Wednesday, October 14, 2009

Abraham Lincon, Part II: His Generals

During last week's session of "Abraham Lincoln: Now He Belongs to the Ages," Professor Gary Gallagher spoke about Lincoln's relationships with his generals.

Gallagher gave an incredible lecture: he is dramatic, animated and clearly loves history (and there are few things better than listening to a historian, truly passionate about his subject matter, tell stories and bring it all back to life).

Gallagher started by posing this question: Given Jefferson Davis's tremendous advantage in terms of military experience, how did Lincoln manage to do such a better job of running the Union war effort than Davis did for the Confederacy? He had two primary answers:
  1. Lincoln was an incredible listener, and he was uniquely capable of (a) listening to his military leaders' advice, (b) following the best of it, and (c) giving his generals in the field sufficient leeway to improvise as necessary.

  2. Lincoln recognized, early on, that the key to prevailing in the war would be maintaining the support of the civilian population (thus, for instance, his careful calibration of the emancipation process).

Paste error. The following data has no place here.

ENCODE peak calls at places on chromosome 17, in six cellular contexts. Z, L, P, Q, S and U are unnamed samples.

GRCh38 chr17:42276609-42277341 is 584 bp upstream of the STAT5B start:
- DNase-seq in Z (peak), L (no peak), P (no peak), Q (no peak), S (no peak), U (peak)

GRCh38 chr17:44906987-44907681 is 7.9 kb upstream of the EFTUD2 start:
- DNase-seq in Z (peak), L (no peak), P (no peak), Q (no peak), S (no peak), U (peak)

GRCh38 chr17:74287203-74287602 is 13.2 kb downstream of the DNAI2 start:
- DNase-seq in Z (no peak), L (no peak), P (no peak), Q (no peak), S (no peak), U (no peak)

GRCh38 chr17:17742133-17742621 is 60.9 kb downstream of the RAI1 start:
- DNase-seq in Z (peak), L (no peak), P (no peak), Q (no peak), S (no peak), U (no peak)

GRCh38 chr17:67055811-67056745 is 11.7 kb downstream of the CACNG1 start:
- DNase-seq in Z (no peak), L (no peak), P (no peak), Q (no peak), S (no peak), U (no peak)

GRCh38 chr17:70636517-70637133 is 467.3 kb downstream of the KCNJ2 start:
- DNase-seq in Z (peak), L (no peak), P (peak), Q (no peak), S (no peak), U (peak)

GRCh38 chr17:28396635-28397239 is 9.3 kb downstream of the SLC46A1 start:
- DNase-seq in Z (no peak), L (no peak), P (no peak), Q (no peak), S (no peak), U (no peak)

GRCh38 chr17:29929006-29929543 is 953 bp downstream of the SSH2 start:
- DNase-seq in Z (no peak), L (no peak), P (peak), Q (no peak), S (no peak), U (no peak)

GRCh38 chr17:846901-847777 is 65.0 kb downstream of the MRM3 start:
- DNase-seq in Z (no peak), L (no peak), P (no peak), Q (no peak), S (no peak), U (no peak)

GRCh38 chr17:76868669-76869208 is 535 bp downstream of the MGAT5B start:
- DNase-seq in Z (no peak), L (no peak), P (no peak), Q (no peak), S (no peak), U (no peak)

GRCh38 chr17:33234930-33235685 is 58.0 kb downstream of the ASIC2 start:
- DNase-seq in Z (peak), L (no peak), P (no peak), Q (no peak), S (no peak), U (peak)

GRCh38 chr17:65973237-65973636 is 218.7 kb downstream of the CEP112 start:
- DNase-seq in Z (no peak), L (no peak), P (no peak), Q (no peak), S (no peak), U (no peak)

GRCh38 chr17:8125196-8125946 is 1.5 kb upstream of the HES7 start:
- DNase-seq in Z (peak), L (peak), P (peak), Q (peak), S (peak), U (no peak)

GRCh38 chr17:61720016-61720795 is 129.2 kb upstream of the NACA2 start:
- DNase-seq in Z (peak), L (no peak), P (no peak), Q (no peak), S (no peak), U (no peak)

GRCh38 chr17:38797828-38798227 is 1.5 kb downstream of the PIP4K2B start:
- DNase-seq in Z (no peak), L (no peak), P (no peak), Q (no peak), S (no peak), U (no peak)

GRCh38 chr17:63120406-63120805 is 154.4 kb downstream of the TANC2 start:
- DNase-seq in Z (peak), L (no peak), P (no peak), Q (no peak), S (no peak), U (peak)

With respect to point #1, Gallagher talked about Lincoln's relationships with three generals: Winfield Scott, George McClellan, and Ulysses S. Grant.

Gallagher loves Winfield Scott; he said Scott is sadly underappreciated by many military historians (Gallagher ranked him as one of America's five greatest military leaders based on his achievements during the War with Mexico; he said that US Grant also makes the "Top 5" list).

He argued that McClellan was awful (I'd completely forgotten about McClellan's ineptitude during the early part of the war), but he said that Lincoln's problematic relationship with McClellan enabled him to grow and to relate into a healthier give-and-take with US Grant. It sounds like the Lincoln/Grant relationship had just the right balance: Grant wasn't afraid to give him advice (and Lincoln wasn't afraid to ask for it), but Grant recognized that Lincoln was ultimately the boss. Grant also didn't complain about a lack of resources but instead made the most of those he had.

Listening to Professor Gallagher definitely brought to mind the current relationship between President Obama and General McChrystal. I am curious whether other generals think Obama and McChrystal are striking the right balance in their relationship.

Gallagher said that after many years of being caricatured as a drunk and corrupt president (and with his military leadership subordinated to his presidential problems), US Grant's reputation is currently undergoing something of a rehabilitation.
My favorite line of the night was Gallagher's take on the terrible disservice done to society by the low quality -- and lack of historical perspective -- of the cable news networks: "They are nitwits (said with great emphasis)! Their historical imagination goes back to this morning."

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